U.S. Coast Guard is Short 3,500 Servicemembers

Singapore freight forwarders – Star Concord

In a forum on great power competition at CSIS on Tuesday, U.S. Coast Guard Commandant Adm. Linda Fagan said that recruitment challenges have left her service short by several thousand junior enlisted personnel. The numbers going into the training center at Cape May are picking up, but for now, there will be short-handed units. 

“Where we’re managing right now, the shortfall is about 3,500 people, junior non-rates. And so as we go into our next assignment season, it by necessity is requiring us to identify billets . . . that we will not fill because we don’t have a person to put into that billet,” said Fagan. 

This means that the service is having a series of conversations about how to juggle its many missions, “not with the workforce I want, but with the workforce I have,” said Fagan. 

As an example, the service might start running its 65-foot icebreaking tugs as dayboats, with a rotating pool of crewmembers – not as cutters with a permanently-assigned crew for each one. “That’s an example of creating the effect you need . . . with the force that we have on hand,” she said.

The workforce challenge has been a long time coming, she said. From the start of her tenure 16 months ago, Fagan called on her team to put “people and workforce” front and center on the agenda. The service has opened up options for coastguardsmen to keep the same rank, without “up or out” requirements; opened up more recruiting centers with more recruiters; created opportunities for lateral hiring for specialized skillsets; and worked to target its marketing more precisely.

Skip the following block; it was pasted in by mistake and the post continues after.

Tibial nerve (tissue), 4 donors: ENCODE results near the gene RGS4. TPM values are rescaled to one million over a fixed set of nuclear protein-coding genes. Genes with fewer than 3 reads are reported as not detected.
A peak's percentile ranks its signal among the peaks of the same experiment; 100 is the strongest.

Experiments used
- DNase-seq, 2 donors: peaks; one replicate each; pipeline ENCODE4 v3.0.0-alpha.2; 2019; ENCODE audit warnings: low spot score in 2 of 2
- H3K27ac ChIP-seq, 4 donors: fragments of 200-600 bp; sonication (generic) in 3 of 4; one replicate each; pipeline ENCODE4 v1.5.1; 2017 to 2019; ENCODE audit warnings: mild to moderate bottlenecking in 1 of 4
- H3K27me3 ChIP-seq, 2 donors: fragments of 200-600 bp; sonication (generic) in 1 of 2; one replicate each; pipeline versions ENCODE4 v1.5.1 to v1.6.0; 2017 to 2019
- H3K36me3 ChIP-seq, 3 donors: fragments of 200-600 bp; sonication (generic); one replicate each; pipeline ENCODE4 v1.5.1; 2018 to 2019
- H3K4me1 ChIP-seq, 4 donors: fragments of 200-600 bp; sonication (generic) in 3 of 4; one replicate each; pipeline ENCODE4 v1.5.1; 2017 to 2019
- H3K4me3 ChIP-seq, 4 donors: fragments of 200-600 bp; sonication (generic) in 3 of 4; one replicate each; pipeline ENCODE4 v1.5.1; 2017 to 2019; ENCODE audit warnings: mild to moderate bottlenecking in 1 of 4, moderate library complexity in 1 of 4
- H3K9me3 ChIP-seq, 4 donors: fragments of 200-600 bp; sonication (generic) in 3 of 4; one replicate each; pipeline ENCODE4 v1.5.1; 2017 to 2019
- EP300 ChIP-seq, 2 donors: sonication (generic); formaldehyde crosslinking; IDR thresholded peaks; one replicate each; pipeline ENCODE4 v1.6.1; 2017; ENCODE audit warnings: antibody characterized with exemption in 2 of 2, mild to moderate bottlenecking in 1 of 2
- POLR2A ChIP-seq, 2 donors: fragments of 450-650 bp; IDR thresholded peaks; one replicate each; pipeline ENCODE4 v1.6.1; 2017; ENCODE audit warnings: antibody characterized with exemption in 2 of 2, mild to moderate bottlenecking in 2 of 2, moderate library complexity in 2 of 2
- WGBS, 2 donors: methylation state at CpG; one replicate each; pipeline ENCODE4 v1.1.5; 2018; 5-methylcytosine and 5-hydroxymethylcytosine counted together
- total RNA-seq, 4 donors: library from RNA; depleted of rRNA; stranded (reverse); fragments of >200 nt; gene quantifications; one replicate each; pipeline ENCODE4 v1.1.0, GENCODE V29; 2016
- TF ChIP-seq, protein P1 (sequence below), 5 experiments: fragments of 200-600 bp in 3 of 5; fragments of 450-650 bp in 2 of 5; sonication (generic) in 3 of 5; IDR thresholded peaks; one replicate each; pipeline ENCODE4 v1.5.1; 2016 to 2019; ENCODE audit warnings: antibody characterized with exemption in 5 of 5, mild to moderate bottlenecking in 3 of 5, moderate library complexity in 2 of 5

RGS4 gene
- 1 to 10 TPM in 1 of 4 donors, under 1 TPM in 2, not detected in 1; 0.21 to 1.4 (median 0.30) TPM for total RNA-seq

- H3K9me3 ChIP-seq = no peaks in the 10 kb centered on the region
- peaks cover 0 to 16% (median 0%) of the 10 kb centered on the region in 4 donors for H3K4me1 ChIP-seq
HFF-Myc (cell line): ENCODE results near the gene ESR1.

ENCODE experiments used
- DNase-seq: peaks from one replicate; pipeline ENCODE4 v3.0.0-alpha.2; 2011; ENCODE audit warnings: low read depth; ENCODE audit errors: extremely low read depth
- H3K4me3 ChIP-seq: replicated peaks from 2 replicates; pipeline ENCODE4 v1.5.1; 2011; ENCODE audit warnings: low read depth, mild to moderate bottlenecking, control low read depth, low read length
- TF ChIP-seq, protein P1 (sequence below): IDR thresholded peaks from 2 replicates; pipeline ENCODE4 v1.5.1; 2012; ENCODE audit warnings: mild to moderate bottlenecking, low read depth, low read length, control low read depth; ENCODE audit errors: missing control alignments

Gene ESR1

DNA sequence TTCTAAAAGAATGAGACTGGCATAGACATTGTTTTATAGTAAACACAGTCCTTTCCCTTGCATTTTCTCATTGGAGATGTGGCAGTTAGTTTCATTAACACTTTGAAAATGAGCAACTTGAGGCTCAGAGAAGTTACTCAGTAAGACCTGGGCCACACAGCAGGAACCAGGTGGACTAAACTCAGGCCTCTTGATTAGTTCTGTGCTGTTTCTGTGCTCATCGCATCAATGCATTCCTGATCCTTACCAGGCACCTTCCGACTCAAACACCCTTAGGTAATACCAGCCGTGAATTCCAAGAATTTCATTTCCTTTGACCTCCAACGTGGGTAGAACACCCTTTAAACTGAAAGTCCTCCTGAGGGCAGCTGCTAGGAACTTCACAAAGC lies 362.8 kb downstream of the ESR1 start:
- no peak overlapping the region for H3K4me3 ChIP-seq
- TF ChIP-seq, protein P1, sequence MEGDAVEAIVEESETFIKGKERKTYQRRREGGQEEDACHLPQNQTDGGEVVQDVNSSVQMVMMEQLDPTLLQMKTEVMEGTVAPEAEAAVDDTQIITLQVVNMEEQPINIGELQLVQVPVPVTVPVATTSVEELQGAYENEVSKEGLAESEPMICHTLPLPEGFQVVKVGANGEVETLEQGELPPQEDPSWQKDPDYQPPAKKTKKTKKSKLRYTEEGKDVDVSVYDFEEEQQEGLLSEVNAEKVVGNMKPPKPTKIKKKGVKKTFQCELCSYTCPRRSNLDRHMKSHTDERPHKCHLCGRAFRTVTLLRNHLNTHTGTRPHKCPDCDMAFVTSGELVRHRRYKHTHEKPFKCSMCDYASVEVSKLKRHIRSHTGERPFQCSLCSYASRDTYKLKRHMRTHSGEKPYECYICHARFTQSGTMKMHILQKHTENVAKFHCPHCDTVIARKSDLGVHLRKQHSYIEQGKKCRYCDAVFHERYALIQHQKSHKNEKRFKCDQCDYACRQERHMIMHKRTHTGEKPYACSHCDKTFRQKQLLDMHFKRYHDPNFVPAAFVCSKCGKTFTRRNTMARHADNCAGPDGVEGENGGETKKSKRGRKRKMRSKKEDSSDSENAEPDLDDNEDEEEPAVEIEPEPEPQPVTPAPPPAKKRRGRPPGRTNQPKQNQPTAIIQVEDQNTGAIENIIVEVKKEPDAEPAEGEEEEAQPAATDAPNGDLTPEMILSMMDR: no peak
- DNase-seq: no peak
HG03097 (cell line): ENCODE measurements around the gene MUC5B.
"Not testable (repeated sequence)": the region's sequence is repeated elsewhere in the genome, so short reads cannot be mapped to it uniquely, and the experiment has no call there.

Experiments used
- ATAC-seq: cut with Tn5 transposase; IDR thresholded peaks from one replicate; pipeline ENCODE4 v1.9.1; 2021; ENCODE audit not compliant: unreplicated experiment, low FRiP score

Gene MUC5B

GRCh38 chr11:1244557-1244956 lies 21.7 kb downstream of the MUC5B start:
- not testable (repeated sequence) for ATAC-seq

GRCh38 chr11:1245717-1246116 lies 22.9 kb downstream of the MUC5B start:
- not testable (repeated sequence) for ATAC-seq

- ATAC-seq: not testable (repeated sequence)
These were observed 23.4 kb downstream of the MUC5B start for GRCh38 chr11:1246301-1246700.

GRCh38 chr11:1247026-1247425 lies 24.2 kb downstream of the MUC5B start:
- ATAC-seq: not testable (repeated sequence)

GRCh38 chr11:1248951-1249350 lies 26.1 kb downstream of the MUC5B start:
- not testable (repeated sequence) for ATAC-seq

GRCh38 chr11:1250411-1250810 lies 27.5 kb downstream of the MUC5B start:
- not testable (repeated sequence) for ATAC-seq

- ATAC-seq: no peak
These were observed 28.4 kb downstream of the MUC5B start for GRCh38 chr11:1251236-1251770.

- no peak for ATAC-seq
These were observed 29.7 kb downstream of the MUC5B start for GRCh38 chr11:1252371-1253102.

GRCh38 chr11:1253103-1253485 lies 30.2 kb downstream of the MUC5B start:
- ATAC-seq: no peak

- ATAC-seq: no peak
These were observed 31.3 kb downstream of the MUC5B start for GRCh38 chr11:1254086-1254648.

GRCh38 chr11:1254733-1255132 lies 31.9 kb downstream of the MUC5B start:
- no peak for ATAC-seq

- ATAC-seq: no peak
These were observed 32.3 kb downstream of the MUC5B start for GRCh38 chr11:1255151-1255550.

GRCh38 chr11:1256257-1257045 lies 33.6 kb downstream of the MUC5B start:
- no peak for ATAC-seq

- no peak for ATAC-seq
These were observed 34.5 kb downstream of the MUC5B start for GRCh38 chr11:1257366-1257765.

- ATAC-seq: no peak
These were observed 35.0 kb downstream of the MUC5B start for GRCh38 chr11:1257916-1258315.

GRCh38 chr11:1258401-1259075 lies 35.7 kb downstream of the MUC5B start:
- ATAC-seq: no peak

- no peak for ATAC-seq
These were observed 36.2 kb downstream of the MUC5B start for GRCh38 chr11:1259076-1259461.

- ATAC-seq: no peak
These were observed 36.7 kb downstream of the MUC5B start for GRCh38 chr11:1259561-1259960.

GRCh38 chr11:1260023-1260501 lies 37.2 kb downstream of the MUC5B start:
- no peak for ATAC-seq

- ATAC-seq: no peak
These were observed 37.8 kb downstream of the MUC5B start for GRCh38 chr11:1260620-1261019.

COVID took a toll on recruitment, creating part of the deficit that the service is digging out of today. The good news, Fagan said, is that the recruiting numbers are starting to rebound in “significant and positive ways,” even in a tight job market – and the people who are signing up are the people that the Coast Guard wants. 

“This isn’t a hurricane, it’s taken us years to get here and it’s going to take sustained effort to move us forward,” Fagan said. 

The workforce challenge comes at a time of high demand for the Coast Guard’s services. As its role expands in U.S. 7th Fleet, the Coast Guard is being asked to do more than ever. Moderator Vice Adm. Peter Daly (USN, ret’d) asked Adm. Fagan whether it is realistic to expect the service to scale up its operations in the far-flung archipelagos of the Pacific.

“Until we get [more] budget support, we have a mission in the homeland . . . and there are other regions in the world where we are in demand as well,” she said, referring to the service’s traditional roles. 

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